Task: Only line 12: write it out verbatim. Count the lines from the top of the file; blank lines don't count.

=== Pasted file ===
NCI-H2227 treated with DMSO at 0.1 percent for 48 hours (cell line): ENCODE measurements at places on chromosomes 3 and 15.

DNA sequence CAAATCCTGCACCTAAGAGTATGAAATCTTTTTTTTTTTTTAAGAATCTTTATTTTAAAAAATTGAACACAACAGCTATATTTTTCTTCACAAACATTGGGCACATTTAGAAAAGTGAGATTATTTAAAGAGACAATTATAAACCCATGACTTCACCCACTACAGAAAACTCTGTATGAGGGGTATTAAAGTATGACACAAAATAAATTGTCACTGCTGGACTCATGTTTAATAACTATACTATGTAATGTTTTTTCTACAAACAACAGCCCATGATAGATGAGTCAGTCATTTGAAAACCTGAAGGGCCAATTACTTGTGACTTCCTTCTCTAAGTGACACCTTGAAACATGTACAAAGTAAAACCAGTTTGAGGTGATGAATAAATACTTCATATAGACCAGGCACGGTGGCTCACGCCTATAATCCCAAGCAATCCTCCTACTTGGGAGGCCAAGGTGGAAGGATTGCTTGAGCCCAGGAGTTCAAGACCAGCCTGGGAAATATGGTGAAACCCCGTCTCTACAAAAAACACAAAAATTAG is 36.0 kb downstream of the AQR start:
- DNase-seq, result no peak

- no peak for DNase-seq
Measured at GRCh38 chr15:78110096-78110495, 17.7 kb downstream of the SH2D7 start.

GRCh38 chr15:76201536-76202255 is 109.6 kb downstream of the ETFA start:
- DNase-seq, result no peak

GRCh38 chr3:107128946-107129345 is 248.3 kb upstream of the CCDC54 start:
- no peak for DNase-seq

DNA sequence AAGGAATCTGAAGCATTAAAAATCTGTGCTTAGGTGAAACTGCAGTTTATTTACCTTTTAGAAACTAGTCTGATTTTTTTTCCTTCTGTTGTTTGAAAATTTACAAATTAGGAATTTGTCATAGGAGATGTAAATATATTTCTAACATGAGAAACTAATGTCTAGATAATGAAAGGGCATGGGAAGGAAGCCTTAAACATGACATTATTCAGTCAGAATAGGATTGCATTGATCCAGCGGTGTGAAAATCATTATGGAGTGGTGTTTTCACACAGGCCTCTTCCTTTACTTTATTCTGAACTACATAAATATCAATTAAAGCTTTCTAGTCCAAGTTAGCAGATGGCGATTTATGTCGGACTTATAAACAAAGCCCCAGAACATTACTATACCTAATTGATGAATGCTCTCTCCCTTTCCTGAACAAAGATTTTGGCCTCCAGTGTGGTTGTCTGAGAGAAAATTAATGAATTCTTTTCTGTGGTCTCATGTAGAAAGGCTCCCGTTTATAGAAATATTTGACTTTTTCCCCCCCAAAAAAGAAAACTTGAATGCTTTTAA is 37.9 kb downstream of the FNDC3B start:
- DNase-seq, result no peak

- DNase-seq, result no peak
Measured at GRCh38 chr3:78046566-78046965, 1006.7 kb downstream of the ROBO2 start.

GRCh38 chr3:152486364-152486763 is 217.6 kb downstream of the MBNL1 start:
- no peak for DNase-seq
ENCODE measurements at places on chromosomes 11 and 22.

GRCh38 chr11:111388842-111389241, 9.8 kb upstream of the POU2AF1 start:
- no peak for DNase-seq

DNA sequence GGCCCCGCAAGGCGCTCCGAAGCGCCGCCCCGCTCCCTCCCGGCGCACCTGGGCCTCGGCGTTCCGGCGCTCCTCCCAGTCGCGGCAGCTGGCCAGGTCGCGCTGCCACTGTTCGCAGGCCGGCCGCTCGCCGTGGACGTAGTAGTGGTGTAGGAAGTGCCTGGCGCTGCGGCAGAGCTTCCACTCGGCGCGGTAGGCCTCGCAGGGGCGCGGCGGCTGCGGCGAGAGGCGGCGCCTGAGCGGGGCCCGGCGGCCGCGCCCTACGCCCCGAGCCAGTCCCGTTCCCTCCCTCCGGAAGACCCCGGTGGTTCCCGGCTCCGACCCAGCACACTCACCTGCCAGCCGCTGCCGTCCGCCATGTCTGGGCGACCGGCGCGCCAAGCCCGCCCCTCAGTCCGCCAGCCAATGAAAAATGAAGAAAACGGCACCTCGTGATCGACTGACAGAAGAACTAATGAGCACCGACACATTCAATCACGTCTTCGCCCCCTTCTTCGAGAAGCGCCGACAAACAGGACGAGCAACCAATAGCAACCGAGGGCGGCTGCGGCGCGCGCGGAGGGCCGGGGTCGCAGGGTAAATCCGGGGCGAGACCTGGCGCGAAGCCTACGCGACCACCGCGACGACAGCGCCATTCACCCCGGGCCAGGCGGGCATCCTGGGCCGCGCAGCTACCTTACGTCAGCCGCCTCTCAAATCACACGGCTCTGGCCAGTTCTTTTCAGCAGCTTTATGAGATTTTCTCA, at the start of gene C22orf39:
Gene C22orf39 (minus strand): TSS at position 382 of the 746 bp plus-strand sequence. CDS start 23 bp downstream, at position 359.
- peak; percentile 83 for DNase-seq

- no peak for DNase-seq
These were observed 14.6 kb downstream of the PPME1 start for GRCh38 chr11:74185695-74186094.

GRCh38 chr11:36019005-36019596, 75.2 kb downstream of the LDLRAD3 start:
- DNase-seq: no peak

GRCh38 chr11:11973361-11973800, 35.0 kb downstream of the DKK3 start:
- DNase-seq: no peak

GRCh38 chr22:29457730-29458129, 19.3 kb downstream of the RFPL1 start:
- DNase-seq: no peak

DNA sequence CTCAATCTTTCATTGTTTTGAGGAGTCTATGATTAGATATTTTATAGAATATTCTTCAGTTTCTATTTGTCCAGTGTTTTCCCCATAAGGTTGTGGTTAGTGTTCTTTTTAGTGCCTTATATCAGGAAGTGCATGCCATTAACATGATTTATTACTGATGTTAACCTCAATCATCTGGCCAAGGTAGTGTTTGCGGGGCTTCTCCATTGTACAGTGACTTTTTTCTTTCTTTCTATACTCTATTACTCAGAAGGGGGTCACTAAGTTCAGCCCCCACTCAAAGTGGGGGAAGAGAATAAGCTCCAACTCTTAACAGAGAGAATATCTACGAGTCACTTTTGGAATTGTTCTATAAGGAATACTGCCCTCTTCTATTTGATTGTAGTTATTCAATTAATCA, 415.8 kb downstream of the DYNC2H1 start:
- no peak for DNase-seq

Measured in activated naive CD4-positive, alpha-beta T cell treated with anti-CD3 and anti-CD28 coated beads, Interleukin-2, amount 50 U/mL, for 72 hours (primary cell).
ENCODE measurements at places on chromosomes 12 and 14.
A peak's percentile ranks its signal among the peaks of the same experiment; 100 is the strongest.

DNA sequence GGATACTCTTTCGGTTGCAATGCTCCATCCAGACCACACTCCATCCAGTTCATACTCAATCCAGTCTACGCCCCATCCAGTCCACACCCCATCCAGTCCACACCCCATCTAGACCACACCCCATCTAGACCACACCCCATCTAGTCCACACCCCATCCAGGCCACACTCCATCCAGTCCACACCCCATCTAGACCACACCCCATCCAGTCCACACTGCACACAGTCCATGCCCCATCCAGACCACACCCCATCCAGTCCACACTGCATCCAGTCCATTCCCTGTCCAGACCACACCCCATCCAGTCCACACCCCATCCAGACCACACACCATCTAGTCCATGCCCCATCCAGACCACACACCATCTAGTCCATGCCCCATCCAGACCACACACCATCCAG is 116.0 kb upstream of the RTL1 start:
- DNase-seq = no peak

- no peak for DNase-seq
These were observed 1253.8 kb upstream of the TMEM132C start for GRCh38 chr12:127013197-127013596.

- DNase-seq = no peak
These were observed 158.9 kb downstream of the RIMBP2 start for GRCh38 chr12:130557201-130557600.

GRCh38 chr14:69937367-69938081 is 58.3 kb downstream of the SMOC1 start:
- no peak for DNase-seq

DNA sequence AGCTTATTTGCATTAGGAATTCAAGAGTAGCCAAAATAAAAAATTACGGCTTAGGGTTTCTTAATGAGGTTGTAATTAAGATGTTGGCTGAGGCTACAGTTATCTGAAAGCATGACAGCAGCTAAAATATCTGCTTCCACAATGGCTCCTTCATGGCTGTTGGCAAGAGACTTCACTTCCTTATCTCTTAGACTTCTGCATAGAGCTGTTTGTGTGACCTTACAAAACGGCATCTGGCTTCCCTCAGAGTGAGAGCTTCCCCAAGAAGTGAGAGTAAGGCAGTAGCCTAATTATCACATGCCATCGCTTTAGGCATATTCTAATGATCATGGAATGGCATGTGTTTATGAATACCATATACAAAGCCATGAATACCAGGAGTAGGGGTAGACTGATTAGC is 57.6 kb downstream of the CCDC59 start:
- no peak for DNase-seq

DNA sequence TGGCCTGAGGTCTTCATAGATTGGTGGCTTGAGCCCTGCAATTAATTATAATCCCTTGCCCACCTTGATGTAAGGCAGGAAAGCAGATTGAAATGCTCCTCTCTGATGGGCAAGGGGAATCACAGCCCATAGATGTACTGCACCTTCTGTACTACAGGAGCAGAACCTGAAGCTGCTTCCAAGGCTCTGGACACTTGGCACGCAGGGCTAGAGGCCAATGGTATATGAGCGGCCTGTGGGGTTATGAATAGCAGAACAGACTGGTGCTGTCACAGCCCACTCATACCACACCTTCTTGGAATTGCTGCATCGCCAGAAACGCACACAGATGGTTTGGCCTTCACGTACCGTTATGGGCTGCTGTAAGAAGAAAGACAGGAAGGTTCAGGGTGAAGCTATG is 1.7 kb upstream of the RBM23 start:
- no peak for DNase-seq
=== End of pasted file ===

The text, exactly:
- DNase-seq, result no peak